It was on the field of Manassas
, a bright Sunday afternoon, the 21st of July, 1861.
The armies of McDowell
had been grappling with each other since early morning,and, in their mutual slaughter, took no note of the sacredness of the day, nor its brightness.
In Washington General Scott
was anxiously awaiting the result of his skilful plan of battle, and General Johnston
had come down from the Valley of Virginia
, in response to Beauregard
's appeal-“If you will help me, now is the time.”
Hotly had the field been contested, and the hours passed slowly to men who had never tasted of battle before.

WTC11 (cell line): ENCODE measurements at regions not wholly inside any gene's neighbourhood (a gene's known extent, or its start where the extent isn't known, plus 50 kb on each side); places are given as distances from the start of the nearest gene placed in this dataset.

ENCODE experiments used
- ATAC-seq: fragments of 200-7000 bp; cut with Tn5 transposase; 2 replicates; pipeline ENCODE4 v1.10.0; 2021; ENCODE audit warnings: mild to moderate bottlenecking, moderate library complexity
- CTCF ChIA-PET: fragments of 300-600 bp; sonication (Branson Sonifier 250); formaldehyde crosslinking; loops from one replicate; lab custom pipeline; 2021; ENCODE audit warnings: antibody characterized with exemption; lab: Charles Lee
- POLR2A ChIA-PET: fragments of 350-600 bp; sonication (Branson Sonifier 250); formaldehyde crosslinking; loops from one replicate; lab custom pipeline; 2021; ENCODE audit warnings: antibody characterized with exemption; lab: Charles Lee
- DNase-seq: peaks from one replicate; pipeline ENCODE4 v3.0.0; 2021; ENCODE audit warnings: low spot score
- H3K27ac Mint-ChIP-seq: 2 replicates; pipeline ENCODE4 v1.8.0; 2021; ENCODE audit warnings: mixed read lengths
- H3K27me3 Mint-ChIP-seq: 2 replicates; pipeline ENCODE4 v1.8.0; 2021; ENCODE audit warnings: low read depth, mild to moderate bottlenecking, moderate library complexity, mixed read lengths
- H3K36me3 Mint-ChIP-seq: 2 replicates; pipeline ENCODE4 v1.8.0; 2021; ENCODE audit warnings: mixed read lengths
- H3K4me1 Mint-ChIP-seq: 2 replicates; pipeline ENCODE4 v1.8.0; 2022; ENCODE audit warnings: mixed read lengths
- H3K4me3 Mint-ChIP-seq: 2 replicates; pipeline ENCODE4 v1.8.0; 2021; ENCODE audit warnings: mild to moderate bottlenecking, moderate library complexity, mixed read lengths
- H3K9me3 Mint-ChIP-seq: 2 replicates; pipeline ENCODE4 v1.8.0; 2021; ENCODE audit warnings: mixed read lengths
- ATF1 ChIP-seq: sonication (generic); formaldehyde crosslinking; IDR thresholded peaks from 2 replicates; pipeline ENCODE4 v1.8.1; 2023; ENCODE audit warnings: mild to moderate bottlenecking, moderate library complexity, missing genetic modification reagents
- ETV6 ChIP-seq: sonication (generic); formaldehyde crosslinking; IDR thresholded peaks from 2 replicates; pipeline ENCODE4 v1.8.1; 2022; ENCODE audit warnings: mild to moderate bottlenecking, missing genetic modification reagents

Wavering had been the fortunes of the day, but it was evident the advantage was with the Federal
army, and, before our brigade went into action, it seemed to us the day was lost.
After changing position several times, without fighting, General Jackson
learned that Bee
was hard pressed, and he moved to his assistance, marching through the wounded and the stragglers, who were hurrying to the rear.
It was then after two o'clock, and the General
formed his brigade along the crest of the hill near the Henry House
, the men lying down behind the brow of it, in support of the two pieces of artillery placed in position to play upon the advancing foe.
, his brigade being crushed and scattered, rode up to General Jackson
; and, with the excitement and mortification of an untried but heroic soldier, reported that the enemy were beating him back.